When Clementine calved, the rubbing of her new udder on the insides of her legs caused large sores to develop. The poor cow was very uncomfortable, and I tried a variety of treatments on the side that just didn’t want to heal. It even oozed fluids down her leg to where the flies could get to it, and they caused a new, nastier sore to form lower down! She was very cooperative, allowing me to lift her hind leg up and out so I could reach in between her upper leg and her udder to clean and apply salve. I kept applying BluKote to the lower sore to help dry the oozing and try to keep the flies at bay, and eventually she healed up. I don’t know if there is a reason she developed such sores while our other first-calf heifer did not, but now we know to keep an eye out for such complications!
Daisy, one of our yearling heifers, gashed her side on something in the paddock. We discovered the injury in the evening, so after-hours for our vet. We weren’t sure if stitches were necessary, or if we could care for it ourselves and an emergency call would be a waste of money and our vet’s time. Dan called his sister, who happens to be a large animal vet in another state, and she gave us some instructions for care, and reassurance of the healing capabilities of cows. We flushed it with betadine, and gave her a shot of penicillin. Now she is scared of me, but with daily penicillin and betadine, we hope to stave off infection so her body can heal despite the best efforts of flies and bacteria.
In the midst of our rainy July I noticed one of our ewes off by herself while the others were busily eating(a sure sign of an issue!) I grabbed her and took a look at her. She was twitchy and uncomfortable, and as soon as I took hold of her leg I guessed she had a fever by how hot her skin was. Lo and behold, in the wool on her side and back were thousands of maggots! This is called ‘fly strike’, and I did not expect it since I had read it is usually caused by diarrhea in the wool around their tail and she was clean! I promptly sheared the area, and rinsed the maggots off with a saline solution. As soon as the maggots were removed, she relaxed and her temperature came down. They had not caused much damage to her skin, thankfully. I think they may have got started by her having a scratch from a thorn or something similar that attracted the flies to lay eggs in the area. Also, all the warm wet weather apparently that provides perfect conditions for incubating fly larvae! Yuck! Dan and our girls carefully removed every maggot with combs and brushes, and the next day Button(the sheep) was totally back to normal other than looking silly with an incomplete haircut!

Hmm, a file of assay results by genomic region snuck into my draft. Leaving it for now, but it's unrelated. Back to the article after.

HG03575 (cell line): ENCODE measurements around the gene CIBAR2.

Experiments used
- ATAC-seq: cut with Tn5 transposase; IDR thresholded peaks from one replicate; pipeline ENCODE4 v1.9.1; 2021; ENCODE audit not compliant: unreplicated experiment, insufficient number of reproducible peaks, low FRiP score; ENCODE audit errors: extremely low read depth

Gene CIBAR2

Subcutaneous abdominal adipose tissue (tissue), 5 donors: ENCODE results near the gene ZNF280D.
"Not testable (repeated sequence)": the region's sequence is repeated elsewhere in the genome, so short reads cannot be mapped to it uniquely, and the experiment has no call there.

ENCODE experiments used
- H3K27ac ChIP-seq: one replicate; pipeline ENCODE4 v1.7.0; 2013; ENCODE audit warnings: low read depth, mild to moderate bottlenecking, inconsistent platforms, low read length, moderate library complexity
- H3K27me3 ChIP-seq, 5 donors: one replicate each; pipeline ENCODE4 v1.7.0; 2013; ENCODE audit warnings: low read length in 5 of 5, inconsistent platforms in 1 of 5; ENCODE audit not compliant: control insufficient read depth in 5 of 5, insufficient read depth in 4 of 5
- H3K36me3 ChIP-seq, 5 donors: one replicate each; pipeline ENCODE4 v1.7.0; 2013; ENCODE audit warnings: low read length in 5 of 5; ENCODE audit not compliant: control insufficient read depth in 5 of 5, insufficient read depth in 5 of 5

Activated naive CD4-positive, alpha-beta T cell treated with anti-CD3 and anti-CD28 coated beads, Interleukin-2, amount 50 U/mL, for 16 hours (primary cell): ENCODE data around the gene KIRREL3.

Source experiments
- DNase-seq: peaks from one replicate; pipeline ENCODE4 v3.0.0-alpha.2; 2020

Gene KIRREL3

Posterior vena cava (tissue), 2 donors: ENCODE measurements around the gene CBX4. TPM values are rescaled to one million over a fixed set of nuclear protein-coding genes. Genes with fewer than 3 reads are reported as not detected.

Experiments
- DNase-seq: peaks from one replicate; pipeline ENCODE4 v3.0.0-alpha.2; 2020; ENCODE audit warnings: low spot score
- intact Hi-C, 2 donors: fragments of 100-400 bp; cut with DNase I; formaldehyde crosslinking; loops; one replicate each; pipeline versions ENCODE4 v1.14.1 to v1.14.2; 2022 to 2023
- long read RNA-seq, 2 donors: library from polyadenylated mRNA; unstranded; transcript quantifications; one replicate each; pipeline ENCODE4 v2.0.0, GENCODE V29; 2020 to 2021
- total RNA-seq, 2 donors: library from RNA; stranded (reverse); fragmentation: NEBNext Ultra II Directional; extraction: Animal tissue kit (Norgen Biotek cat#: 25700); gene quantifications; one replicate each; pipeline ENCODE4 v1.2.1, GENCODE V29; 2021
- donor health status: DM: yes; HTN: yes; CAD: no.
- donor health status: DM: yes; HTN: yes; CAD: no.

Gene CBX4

We sold our meat rabbits after getting frustrated with the buck having health issues that interfered with his performance. We also would rather invest our time into other aspects of the farm right now. Our oldest child was disappointed, since she enjoyed the bunnies, but in less than a week a customer gave us some pet rabbits that they were tired of caring for and those work much better for our daughter’s desires than the unfriendly meat rabbits.
Bessie, our first Jersey cow, had her third calf on July 19. We had been anticipating her calving for about a week, watching her daily and worrying that something would go wrong. She is a small cow, and her udder became quite gigantic! We also took a quick trip to VT to pick up a new Finnsheep ram lamb a few days before her due date. Thankfully she waited and didn’t calve during the major rainstorm while we were gone! He is a gorgeous brindle Angus cross. She had him secretly, and when I went to the pasture to get the cows for evening chores, there he was, up and bouncing around! This picture is him at 2 days old, Mom checking on him hidden in the long grass. He is super cute and little, and our children are enjoying him!
Altogether, the farm has been operating smoothly this summer and we and our critters are thriving!